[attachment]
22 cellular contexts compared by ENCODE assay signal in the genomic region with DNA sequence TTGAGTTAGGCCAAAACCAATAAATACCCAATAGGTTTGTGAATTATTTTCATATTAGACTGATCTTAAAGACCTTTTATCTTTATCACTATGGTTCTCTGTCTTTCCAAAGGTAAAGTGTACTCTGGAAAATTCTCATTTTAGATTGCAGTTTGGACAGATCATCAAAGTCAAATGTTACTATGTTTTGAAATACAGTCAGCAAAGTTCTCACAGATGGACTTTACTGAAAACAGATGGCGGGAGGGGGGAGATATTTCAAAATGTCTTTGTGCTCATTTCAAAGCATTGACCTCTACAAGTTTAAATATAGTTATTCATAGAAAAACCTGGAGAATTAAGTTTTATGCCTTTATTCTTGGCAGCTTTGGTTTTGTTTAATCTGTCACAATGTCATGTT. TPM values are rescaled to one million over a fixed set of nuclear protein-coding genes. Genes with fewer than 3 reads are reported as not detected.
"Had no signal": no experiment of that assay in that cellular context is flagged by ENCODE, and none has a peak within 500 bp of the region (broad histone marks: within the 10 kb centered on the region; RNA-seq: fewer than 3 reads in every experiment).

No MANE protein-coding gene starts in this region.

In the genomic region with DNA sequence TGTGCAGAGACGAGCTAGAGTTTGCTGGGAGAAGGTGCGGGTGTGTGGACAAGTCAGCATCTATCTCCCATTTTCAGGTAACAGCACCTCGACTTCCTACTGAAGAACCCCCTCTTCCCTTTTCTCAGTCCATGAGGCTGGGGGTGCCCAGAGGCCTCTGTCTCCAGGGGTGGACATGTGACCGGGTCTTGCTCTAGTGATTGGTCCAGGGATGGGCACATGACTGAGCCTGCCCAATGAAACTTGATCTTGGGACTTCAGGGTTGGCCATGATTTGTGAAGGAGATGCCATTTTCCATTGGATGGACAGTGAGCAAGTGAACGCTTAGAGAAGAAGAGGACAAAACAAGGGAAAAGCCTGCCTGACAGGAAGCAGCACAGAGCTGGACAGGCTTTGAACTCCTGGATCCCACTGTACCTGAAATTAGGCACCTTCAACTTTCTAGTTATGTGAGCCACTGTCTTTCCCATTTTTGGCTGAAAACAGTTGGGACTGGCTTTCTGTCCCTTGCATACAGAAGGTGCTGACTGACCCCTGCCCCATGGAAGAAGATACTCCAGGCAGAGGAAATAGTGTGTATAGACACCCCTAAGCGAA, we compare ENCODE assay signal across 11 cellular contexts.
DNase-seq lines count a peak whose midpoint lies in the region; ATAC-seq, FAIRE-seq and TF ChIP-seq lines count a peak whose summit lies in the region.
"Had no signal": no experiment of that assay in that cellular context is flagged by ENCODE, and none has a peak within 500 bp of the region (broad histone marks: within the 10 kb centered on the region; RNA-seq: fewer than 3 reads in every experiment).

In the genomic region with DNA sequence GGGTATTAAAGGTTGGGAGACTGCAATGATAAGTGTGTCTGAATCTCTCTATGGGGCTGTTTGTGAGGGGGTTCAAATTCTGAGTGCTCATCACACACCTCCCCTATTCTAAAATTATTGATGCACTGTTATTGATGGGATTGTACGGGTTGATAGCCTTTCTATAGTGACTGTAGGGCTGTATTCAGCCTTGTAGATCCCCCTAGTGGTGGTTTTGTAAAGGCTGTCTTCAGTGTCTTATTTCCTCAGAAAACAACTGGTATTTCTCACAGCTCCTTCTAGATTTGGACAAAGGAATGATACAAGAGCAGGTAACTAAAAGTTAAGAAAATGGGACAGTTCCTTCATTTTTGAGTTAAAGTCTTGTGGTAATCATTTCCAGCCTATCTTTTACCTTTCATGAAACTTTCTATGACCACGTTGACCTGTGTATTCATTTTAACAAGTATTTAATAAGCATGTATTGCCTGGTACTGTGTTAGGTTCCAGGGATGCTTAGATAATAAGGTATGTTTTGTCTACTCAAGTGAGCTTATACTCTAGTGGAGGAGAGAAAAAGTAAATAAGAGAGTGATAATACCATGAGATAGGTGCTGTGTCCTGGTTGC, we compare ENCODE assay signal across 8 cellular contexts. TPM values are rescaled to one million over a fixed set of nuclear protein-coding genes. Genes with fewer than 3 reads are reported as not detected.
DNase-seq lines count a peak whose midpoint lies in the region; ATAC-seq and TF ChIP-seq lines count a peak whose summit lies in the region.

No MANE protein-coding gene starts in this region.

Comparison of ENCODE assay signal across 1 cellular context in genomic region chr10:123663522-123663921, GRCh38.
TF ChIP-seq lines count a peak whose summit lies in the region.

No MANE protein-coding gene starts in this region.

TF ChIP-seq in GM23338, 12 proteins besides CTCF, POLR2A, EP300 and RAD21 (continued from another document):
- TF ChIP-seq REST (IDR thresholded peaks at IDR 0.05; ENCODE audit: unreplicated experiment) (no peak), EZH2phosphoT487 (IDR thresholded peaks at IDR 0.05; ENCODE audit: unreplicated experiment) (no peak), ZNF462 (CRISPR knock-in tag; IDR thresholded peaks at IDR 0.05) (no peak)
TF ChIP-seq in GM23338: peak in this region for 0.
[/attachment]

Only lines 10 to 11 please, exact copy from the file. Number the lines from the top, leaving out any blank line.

Comparison of ENCODE assay signal across 1 cellular context in genomic region chr10:123663522-123663921, GRCh38.
TF ChIP-seq lines count a peak whose summit lies in the region.